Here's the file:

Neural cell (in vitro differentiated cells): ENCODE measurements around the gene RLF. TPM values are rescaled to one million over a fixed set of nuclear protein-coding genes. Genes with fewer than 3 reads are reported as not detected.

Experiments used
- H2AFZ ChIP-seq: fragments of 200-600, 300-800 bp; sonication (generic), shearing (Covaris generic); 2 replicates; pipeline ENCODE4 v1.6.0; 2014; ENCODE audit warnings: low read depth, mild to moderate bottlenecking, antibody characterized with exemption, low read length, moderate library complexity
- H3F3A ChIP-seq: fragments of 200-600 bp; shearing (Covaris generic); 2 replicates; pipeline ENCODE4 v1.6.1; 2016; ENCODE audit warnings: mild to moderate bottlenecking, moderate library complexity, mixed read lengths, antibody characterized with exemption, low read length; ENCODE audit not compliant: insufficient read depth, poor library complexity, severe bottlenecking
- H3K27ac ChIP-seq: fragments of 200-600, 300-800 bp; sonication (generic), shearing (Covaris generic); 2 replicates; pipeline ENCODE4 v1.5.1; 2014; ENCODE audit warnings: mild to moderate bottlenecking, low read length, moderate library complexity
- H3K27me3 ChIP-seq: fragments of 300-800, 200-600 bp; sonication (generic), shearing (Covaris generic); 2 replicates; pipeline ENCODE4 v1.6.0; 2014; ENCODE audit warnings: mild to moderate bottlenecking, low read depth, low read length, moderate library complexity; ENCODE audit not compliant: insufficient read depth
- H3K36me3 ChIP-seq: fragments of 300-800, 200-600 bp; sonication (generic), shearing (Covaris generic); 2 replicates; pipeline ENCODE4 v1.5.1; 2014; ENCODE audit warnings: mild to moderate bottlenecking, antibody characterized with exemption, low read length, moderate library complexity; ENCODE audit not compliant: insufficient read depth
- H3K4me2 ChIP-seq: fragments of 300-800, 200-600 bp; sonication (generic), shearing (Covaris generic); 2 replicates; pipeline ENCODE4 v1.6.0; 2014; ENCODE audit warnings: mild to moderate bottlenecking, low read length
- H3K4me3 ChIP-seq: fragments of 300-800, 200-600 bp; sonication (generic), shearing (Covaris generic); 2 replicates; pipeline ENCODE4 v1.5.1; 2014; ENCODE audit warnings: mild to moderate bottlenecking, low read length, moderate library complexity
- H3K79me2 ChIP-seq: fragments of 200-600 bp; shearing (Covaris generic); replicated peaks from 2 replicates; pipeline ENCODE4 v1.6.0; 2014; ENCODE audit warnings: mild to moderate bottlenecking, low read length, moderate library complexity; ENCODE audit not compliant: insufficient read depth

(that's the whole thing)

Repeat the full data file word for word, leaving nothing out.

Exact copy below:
Neural cell (in vitro differentiated cells): ENCODE measurements around the gene RLF. TPM values are rescaled to one million over a fixed set of nuclear protein-coding genes. Genes with fewer than 3 reads are reported as not detected.

Experiments used
- H2AFZ ChIP-seq: fragments of 200-600, 300-800 bp; sonication (generic), shearing (Covaris generic); 2 replicates; pipeline ENCODE4 v1.6.0; 2014; ENCODE audit warnings: low read depth, mild to moderate bottlenecking, antibody characterized with exemption, low read length, moderate library complexity
- H3F3A ChIP-seq: fragments of 200-600 bp; shearing (Covaris generic); 2 replicates; pipeline ENCODE4 v1.6.1; 2016; ENCODE audit warnings: mild to moderate bottlenecking, moderate library complexity, mixed read lengths, antibody characterized with exemption, low read length; ENCODE audit not compliant: insufficient read depth, poor library complexity, severe bottlenecking
- H3K27ac ChIP-seq: fragments of 200-600, 300-800 bp; sonication (generic), shearing (Covaris generic); 2 replicates; pipeline ENCODE4 v1.5.1; 2014; ENCODE audit warnings: mild to moderate bottlenecking, low read length, moderate library complexity
- H3K27me3 ChIP-seq: fragments of 300-800, 200-600 bp; sonication (generic), shearing (Covaris generic); 2 replicates; pipeline ENCODE4 v1.6.0; 2014; ENCODE audit warnings: mild to moderate bottlenecking, low read depth, low read length, moderate library complexity; ENCODE audit not compliant: insufficient read depth
- H3K36me3 ChIP-seq: fragments of 300-800, 200-600 bp; sonication (generic), shearing (Covaris generic); 2 replicates; pipeline ENCODE4 v1.5.1; 2014; ENCODE audit warnings: mild to moderate bottlenecking, antibody characterized with exemption, low read length, moderate library complexity; ENCODE audit not compliant: insufficient read depth
- H3K4me2 ChIP-seq: fragments of 300-800, 200-600 bp; sonication (generic), shearing (Covaris generic); 2 replicates; pipeline ENCODE4 v1.6.0; 2014; ENCODE audit warnings: mild to moderate bottlenecking, low read length
- H3K4me3 ChIP-seq: fragments of 300-800, 200-600 bp; sonication (generic), shearing (Covaris generic); 2 replicates; pipeline ENCODE4 v1.5.1; 2014; ENCODE audit warnings: mild to moderate bottlenecking, low read length, moderate library complexity
- H3K79me2 ChIP-seq: fragments of 200-600 bp; shearing (Covaris generic); replicated peaks from 2 replicates; pipeline ENCODE4 v1.6.0; 2014; ENCODE audit warnings: mild to moderate bottlenecking, low read length, moderate library complexity; ENCODE audit not compliant: insufficient read depth